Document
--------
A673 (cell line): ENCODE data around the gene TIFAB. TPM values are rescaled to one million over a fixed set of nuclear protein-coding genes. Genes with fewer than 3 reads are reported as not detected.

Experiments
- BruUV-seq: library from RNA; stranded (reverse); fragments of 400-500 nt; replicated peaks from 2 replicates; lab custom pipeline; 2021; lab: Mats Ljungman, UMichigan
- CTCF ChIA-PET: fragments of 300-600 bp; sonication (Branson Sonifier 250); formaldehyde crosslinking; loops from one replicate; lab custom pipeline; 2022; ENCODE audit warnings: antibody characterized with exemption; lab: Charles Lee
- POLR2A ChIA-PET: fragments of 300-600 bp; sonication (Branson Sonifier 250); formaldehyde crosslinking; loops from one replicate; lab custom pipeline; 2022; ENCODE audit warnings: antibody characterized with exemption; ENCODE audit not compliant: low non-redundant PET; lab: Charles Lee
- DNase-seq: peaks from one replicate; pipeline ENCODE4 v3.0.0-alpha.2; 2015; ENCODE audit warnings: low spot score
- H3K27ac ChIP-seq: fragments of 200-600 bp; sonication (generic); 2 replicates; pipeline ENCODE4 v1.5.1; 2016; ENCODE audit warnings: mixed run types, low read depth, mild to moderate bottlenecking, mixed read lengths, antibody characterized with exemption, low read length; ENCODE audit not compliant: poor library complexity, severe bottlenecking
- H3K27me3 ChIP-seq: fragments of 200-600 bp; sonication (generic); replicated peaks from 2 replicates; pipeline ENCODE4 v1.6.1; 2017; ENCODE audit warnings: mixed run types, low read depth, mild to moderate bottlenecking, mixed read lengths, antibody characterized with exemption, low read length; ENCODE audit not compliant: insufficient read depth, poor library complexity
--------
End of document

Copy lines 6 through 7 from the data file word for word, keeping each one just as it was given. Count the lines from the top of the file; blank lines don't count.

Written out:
- DNase-seq: peaks from one replicate; pipeline ENCODE4 v3.0.0-alpha.2; 2015; ENCODE audit warnings: low spot score
- H3K27ac ChIP-seq: fragments of 200-600 bp; sonication (generic); 2 replicates; pipeline ENCODE4 v1.5.1; 2016; ENCODE audit warnings: mixed run types, low read depth, mild to moderate bottlenecking, mixed read lengths, antibody characterized with exemption, low read length; ENCODE audit not compliant: poor library complexity, severe bottlenecking